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Way Down East [Blu-ray] [1920] [US Import]

4.0 out of 5 stars 9 customer reviews

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Product details

  • Language: English
  • Subtitles: English
  • Region: Region A/1 (Read more about DVD/Blu-ray formats.)
  • Aspect Ratio: 4:3 - 1.33:1
  • Number of discs: 1
  • Average Customer Review: 4.0 out of 5 stars  See all reviews (9 customer reviews)
  • ASIN: B005J7K9EG
  • Amazon Bestsellers Rank: 131,072 in DVD & Blu-ray (See Top 100 in DVD & Blu-ray)

Customer Reviews

4.0 out of 5 stars
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Top Customer Reviews

By A Customer on 17 Dec. 2003
Format: DVD
D W Griffith was one of the greatest directors in the silent era and Way Down East was probably his finest film. The film does not suffer from the flaws which spoil some of his other films such as racual overtones in 'The Birth of a Nation', or a disjointed narrative as does 'Intolerance' and the film therefore should be enjoyable to every silent film fan.
The actual plot of the film centers around Lillian Gish (who gives the performance of her career) and her attempts to escape an incident which occurred in her past. There is also a climax on an ice flow, which is probably the finest in motion history. I will not reveal more as it may spoil the film.
The picture quality of the DVD is good through out and has a score written at the time of the films release.
This DVD is really worth buying, the film still has the power to move even after 80 years and is an essential purchase to any silent film fan.
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Format: DVD Verified Purchase
Lillian Gish in her most famous performance in silent films. She is briliant in all films but hundreds were lost.You can enjoy this film even more if you read her biography of how films were made live, real storms, two men just to hold the camera still.She practised for weeks lying in cold baths. You cannot see to well on the old film but her eyelashes were covered in ice and she risked her health turnng blue on the ice, while other actors took it easier. Her last film at 93 was "The Whales of August", also the last film for Vincent Price and Bette Davis.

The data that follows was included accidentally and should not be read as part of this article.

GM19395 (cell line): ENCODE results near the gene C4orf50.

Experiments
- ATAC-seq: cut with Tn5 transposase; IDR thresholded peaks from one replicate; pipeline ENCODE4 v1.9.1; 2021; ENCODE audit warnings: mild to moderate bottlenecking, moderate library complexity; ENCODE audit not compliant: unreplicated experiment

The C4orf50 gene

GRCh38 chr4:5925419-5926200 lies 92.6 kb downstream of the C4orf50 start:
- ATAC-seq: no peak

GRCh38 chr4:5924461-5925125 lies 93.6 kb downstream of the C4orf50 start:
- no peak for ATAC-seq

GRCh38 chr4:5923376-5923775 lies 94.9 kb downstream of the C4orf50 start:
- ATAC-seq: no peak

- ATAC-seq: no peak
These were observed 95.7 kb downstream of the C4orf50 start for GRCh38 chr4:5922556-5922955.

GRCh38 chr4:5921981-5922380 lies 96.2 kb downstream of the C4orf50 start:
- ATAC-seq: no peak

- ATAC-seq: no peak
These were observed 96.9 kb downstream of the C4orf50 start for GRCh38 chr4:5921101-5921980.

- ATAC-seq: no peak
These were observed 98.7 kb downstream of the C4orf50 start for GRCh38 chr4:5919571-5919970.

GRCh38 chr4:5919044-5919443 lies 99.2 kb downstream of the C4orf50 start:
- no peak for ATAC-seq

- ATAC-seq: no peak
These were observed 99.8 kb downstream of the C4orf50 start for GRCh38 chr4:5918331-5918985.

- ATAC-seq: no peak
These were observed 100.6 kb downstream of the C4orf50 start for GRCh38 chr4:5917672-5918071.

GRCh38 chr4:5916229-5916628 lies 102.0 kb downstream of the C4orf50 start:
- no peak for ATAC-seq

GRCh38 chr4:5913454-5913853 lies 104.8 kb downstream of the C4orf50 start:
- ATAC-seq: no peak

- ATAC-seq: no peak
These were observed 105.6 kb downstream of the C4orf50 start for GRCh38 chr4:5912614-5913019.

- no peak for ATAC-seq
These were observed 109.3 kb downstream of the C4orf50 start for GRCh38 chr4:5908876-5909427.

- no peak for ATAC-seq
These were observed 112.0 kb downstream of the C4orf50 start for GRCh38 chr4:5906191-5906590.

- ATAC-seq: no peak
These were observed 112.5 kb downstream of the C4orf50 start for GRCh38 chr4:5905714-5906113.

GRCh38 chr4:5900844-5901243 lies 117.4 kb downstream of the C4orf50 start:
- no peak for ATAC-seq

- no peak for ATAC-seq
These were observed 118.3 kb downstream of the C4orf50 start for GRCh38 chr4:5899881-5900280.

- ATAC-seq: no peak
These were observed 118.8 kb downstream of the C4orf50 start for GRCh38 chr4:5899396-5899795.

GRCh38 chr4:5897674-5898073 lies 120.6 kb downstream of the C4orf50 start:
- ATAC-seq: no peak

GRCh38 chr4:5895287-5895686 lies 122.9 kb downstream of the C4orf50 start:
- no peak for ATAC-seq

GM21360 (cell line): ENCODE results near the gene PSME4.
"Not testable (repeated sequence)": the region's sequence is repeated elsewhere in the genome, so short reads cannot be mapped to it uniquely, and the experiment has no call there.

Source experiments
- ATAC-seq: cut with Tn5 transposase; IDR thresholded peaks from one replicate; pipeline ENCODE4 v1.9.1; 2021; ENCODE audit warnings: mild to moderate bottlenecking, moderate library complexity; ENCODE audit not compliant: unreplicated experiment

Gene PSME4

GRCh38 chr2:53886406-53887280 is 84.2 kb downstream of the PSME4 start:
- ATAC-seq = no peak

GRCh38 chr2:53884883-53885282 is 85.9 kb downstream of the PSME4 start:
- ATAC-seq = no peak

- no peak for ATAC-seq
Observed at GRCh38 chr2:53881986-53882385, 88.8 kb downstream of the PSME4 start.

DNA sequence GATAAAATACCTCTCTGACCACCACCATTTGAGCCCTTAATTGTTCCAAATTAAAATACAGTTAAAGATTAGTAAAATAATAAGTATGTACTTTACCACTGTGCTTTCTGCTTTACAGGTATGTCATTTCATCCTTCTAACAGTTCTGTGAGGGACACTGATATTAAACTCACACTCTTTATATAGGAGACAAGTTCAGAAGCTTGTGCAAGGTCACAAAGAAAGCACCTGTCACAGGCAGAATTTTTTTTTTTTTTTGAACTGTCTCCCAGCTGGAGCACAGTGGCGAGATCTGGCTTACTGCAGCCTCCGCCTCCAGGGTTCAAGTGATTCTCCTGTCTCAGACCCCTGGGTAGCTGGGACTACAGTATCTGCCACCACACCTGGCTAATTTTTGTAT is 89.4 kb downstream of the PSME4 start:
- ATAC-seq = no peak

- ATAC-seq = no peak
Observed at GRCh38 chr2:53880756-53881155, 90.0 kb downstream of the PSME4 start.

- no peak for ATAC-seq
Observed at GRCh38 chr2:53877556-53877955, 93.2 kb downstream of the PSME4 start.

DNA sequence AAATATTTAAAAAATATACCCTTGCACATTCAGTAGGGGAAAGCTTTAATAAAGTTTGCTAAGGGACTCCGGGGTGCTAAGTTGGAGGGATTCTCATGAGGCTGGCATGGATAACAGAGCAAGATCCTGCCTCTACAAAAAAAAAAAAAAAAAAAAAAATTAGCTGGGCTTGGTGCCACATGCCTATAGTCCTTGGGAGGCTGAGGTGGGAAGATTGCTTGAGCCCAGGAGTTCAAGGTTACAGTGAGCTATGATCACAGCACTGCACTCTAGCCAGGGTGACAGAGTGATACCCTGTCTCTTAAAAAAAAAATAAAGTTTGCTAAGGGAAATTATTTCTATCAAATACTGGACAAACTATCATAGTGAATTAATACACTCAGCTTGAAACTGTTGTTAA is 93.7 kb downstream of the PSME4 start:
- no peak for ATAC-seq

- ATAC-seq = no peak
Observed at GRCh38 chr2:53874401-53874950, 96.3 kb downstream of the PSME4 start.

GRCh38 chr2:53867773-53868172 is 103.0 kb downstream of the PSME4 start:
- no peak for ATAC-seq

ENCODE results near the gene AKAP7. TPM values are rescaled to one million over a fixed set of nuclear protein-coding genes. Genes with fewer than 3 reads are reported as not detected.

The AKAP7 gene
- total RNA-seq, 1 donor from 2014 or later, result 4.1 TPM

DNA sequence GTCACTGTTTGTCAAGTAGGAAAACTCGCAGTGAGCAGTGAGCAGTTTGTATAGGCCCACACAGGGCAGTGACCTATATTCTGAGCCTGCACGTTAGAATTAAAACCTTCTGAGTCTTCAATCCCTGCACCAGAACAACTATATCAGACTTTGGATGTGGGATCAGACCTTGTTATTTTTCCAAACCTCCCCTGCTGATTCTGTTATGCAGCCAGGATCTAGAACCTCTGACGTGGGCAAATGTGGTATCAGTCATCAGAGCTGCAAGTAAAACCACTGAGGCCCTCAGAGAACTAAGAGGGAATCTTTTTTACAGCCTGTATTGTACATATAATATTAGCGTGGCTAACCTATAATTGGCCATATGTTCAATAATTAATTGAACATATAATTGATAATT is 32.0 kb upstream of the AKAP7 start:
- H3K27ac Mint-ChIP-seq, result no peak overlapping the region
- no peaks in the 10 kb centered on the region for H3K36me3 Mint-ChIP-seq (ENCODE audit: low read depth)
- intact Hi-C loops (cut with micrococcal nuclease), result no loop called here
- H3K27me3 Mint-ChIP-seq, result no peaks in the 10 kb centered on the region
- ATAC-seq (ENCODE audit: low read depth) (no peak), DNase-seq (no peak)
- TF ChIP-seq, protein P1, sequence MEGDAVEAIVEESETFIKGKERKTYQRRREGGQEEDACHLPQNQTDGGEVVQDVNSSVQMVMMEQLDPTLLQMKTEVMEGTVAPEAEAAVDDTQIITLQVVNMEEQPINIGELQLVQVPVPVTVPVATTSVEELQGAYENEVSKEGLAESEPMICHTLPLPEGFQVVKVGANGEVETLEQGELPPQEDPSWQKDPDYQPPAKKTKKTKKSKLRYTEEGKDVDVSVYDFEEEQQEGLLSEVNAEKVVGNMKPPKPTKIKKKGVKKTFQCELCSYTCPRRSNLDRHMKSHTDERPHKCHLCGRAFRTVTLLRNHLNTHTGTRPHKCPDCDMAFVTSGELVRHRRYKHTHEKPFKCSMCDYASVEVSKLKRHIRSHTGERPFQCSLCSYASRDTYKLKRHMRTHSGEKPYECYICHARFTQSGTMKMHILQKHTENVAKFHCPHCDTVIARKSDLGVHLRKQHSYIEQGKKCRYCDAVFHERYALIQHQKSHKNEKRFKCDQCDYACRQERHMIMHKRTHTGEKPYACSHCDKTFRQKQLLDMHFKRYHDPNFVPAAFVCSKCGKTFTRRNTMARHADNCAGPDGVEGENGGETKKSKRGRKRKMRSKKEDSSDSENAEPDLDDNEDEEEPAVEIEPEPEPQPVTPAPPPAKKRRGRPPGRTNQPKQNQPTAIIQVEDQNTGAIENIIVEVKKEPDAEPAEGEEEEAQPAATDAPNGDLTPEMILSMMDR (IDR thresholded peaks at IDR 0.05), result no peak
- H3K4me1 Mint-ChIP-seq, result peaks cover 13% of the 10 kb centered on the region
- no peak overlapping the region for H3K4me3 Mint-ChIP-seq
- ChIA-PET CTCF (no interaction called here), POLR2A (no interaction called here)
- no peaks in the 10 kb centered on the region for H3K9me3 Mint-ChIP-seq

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Format: Amazon Video Verified Purchase
This review is of the Amazon Prime version. A just about acceptable copy, though far from sharp, but at least running at the correct speed. The music, though... monotonous repeated chord sequences played on an electronic keyboard by someone with little musical ability and absolutely no sensitivity to the requirements of the film. Quite appalling.
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Format: DVD Verified Purchase
Need to allocate a couple of hours to watch this silent film, but looking forward to it. I've seen clips of the sequence of the girl on the ice flows on the river, which is remarkable. No CGI in those days ~ they did it for real and filmed it!
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Format: DVD
D.W. Griffith is without doubt one of the most controversial directors in all of film history. It is, perhaps, due to the flagrantly racist tone of his films (mainly The Birth of a Nation); as well as the "God-fearing" themes in some of his films, that film scholars like to diminish his impact on cinema.

Admittedly his screenplays are steeped in melodrama due to the unyielding virtue of his protagonists. 'Way Down East' can't be excused of these same criticisms. At the same time, there is something in the story of a young woman tricked into a false marriage, before being spurned and tossed aside whilst pregnant, that still resonates with an audience today. Coupled together with Lillian Gish, who must surely be regarded as the one of the first and finest example of screen acting as an art form. Her innocent and pure performance, goes undiminished throughout the film, despite the fate that befalls her; but you always feel the underlying pain and anguish she feels through her guilty secret.

Richard Barthelmess is equally evocative as the admirer of the post traumatic Gish, who is at a loss as to his own rejection from Gish. You can sense the inner turmoil and tension between the two in the second half of the film. This translates superbly even today, with it's subtleties and feeling of unrequited love.

Unfortunately the same subtleties cannot be ascribed to the majority of the supporting cast; who are merely caricatures, whose indulgence only serve to add to the melodrama and aide Griffith's moral diatribe. That said, it is still a story that grips you, and there are more than obvious parallel's to Thomas Hardy's 'Tess of the D'Urbevilles', despite this being adapted from an entirely different stage play.
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